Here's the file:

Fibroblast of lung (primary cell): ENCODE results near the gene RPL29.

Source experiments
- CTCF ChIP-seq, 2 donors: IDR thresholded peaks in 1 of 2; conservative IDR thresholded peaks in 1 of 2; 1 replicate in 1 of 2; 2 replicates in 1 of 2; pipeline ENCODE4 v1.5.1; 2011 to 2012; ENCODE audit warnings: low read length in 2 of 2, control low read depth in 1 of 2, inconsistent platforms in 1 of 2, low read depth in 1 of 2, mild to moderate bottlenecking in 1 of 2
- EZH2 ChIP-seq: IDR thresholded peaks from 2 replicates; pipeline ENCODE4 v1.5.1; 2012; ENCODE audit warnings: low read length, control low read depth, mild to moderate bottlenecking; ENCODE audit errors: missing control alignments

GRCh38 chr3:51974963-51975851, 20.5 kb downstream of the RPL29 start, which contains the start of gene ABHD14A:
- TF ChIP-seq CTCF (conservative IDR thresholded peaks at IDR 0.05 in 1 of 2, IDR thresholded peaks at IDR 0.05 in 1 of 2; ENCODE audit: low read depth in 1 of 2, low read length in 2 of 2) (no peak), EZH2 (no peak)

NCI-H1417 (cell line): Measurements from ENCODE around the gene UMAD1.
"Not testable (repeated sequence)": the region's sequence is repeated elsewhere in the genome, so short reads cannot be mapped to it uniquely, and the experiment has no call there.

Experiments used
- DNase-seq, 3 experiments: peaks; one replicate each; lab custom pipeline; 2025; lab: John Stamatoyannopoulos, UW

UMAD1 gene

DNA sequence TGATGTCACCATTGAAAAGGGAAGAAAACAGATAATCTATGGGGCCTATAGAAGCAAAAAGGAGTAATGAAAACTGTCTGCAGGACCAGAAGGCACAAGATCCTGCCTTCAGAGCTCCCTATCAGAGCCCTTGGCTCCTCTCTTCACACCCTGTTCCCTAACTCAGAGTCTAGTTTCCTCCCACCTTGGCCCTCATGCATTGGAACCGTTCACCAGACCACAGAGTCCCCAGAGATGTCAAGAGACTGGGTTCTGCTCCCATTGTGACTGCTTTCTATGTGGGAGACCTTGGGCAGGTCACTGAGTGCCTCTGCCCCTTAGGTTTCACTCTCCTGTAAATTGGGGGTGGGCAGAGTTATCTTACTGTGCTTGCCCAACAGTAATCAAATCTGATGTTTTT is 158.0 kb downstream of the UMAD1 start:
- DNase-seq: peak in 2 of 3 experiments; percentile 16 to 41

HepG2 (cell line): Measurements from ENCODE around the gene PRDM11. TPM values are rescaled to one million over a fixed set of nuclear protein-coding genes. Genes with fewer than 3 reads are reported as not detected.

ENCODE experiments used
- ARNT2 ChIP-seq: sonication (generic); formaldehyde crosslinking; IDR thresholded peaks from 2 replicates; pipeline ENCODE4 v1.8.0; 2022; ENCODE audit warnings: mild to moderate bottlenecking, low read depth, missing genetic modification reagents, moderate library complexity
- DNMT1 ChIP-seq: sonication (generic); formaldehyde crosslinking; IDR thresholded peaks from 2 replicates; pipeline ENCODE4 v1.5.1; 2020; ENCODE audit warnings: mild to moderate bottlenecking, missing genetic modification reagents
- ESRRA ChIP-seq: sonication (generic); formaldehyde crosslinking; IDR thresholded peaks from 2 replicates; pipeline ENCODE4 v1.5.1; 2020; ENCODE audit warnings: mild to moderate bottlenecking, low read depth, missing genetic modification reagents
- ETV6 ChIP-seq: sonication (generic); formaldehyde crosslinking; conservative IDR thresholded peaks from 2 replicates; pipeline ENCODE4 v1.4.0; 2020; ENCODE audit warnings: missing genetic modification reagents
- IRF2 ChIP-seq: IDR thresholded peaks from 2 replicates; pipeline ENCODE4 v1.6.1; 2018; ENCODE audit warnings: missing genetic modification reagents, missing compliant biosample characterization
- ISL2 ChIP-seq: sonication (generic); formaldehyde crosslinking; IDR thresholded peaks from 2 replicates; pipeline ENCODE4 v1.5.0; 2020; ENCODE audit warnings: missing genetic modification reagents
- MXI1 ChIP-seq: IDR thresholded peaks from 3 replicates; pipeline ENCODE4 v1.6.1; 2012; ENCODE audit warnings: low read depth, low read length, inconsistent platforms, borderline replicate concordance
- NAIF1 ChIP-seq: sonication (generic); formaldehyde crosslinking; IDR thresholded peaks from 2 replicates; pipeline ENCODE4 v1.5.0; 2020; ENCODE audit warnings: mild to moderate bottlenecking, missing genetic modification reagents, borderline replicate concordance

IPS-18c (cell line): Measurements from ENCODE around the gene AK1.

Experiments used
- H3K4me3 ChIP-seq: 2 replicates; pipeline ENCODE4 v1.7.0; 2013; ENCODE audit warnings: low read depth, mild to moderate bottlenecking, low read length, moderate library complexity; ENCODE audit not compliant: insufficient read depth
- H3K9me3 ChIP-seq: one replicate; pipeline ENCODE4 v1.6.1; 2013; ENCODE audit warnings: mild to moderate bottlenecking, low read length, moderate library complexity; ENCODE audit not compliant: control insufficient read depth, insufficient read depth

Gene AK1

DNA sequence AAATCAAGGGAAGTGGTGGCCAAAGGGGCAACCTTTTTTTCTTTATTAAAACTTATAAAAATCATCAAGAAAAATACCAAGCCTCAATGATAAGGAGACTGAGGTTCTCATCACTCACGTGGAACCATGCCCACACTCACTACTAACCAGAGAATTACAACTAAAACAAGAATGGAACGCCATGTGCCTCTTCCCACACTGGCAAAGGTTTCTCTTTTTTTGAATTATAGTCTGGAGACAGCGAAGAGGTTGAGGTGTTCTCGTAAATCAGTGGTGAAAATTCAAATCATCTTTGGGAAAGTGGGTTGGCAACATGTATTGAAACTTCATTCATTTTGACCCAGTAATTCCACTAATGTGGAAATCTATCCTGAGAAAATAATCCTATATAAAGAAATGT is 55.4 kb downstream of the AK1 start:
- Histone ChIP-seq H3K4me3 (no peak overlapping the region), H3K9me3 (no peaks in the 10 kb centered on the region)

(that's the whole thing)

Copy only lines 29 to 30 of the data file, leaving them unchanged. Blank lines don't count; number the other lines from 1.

DNA sequence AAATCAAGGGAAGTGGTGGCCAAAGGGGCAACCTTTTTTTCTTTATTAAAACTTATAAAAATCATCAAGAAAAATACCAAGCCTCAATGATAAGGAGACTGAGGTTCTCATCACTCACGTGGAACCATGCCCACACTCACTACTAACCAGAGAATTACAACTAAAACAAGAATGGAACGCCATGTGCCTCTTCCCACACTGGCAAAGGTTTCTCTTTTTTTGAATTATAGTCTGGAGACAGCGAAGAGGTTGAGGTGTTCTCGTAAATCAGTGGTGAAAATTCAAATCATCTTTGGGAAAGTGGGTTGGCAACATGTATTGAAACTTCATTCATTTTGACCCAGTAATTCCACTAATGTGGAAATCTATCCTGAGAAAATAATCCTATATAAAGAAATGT is 55.4 kb downstream of the AK1 start:
- Histone ChIP-seq H3K4me3 (no peak overlapping the region), H3K9me3 (no peaks in the 10 kb centered on the region)